Let us know what you think. Just how soon are our Top Guns going to be seriously threatened by UCAVs?

 

Do you need a Solid State Drive (SSD) for your rugged computer?

For this question, we can give you an absolute, definitive answer: maybe.

If you are among the rarified few who have no problems with budgetary constraints, this is a no-brainer; SSDs are clearly superior.  Fewer moving parts, greater high-temperature endurance, lower power consumption, and just general all around superior ruggedness are a few of their virtues. Not only will your mobile computer solution suffer less damage, but operators will deal with fewer reboots induced by physical shocks.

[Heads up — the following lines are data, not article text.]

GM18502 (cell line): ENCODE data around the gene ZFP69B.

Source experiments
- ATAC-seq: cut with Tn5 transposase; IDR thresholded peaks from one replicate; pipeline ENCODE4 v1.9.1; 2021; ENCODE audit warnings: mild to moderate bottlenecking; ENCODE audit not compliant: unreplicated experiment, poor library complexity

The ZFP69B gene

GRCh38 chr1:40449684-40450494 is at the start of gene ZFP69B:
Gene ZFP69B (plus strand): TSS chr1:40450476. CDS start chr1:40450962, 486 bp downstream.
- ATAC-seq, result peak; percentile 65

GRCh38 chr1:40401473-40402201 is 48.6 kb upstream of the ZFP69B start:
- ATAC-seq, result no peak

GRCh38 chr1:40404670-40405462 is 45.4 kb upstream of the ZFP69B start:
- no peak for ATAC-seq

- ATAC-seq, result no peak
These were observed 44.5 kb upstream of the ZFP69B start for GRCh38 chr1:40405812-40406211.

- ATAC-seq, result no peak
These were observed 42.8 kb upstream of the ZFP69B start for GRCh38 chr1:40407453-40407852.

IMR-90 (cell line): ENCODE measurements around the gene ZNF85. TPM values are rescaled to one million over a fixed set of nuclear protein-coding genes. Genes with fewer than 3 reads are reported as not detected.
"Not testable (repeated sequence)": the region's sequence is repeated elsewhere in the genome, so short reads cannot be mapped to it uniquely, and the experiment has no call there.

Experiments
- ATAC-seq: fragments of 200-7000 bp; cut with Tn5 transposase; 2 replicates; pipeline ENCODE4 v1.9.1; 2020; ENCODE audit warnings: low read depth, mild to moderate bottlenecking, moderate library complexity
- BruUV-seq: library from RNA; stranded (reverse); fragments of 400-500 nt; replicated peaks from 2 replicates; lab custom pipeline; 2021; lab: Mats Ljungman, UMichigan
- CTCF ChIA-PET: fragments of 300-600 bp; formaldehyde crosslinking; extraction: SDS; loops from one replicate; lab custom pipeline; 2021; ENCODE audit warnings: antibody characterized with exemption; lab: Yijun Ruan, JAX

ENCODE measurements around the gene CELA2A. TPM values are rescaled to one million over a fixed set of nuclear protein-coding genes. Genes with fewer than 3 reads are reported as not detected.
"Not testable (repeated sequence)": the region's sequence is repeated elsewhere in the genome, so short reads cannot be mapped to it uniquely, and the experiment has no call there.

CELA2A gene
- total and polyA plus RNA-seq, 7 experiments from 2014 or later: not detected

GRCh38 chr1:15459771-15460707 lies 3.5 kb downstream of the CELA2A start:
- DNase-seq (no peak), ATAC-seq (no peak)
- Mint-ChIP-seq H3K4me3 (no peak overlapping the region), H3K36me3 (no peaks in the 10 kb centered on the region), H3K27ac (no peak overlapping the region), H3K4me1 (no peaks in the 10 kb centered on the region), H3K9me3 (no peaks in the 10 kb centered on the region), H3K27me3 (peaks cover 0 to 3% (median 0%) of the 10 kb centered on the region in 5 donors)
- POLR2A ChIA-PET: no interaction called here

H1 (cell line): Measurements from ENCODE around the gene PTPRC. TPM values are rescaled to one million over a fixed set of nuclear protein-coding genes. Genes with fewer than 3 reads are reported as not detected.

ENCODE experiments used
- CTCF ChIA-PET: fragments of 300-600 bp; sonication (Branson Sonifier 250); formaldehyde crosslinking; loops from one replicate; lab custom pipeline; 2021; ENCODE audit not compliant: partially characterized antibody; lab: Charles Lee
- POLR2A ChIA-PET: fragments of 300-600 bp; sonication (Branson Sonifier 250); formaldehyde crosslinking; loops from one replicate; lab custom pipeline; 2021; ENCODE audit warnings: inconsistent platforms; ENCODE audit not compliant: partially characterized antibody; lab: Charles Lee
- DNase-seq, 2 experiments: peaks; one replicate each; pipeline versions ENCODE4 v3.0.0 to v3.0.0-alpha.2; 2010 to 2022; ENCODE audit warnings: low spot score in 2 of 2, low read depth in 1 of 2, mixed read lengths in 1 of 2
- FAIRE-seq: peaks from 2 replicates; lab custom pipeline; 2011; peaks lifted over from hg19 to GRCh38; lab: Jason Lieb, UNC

On the other hand, if you’re like the rest of us, and live in the real world of limited financial resources, you should consider traditional spinning drives. They are MUCH cheaper, and have been successfully used in rugged solutions for years.

Before you determine the specs for your hard drive, take a clear-eyed look at the true needs of your application, and consult your rugged computer professional.  If you do decide to use SSDs, keep in mind that single-level cells (SLC) are more expensive, faster, and reliable than multi-level cells (MLC).

Got a question about rugged computing? Send them to editor@amrel.com